Wednesday 16 November 2011

Why Am I Still Here? - Prematurity Awareness

Tomorrow, as my readers will be well aware, is World Prematurity Awareness Day. Awareness is an odd concept, what does it mean to be aware?

The simple fact is that premature birth can happen to anyone, absolutely anyone. And in most cases you cannot predict it. Just because you personally may have never experienced a premature birth, does not mean you are untouched by it.

Prematurity, it is clear, can have a devastating impact on the baby, and the family. What is truly vital, in my eyes, is the care that we give these babies AND the families.

We've got our happy ending. But it may not have been that way. Joseph had care that was exemplary. The way his NEC (necrolitising enterocolitis) was picked up and treated was just amazing, in a level 2 hospital. The way in which his other complications were managed was very timely.

We are very fortunate that Joseph has no effects of his premature arrival.

And that, my friends, is why I'm still here. I recall, in an argument, my husband being angry about my "premature baby crusade" and shouting "you are not the only person to have a premature baby you know".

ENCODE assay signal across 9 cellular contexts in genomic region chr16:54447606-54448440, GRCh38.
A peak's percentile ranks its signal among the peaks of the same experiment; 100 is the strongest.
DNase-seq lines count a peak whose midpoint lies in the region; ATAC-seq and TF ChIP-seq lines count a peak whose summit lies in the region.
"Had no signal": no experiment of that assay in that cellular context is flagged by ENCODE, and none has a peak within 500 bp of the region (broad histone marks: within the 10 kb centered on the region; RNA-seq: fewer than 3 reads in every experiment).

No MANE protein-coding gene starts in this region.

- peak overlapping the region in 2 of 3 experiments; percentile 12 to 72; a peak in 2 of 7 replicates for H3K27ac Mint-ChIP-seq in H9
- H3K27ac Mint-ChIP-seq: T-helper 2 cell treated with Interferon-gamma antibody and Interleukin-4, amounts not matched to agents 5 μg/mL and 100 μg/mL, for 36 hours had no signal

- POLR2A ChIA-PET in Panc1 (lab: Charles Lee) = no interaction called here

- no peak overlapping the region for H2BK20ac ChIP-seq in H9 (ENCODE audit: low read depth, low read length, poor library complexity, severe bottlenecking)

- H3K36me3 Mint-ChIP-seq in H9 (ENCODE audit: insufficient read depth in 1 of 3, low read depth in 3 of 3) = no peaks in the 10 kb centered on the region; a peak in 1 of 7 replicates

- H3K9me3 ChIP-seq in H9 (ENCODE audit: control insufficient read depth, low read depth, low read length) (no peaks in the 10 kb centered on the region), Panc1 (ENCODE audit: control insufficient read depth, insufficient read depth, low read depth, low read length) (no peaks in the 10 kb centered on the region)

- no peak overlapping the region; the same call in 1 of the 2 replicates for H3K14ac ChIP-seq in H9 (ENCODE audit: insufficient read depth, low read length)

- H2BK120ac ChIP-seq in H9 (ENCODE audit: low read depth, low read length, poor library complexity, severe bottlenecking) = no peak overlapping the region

And that is why I am still here. I am not the only one. I want to write, I want to campaign, I want to tell our story, a story of hope, resilience and courage and ultimately, a story of triumph.

I don't think there is a parent out there who would say any different, having a premature baby is a very isolating experience. Your experience is so different to what you have expected during your pregnancy, and different to your friends and family members experience of childbirth. Perhaps this is why the premature baby community is so strong. I've never seen anything like it!

It's a tough road, when your baby is born premature, and its a different road, one that is rarely straightforward.

But you are never alone. Help is all around, you just have to know where to look.


  1. Keep on campaigning Kylie! My preemie baby is 8 years old now and it STILL always amazes me that whenever I meet people and start the 'He was born 8 weeks early' how almost everyone can recount a memory of their own or someone they know that has experienced a preemie babe. I was so green to it when my baby was early I wish I had been brave enough to make myself more aware of what could happen when I was pregnant instread of covering my ears and singing Lalalalala loudly that everything was going to be just fine and nothing could possibly go wrong! Sadly my baby did suffer with brain damage from his premature birth and has quadrapelgic cerebral palsy, but I try hard not to scare people with that information as so many babies are born early and are perfectly healthy, like my nephew, he was born 6 weeks early in April this year! So me and my sister in law are joining in with this tomorrow too and singing the campaign of Preemie Babies!

  2. My husband was premature and it's a scary and wonderful thing. Keep on campaigning and raising awareness for this wonderful cause. x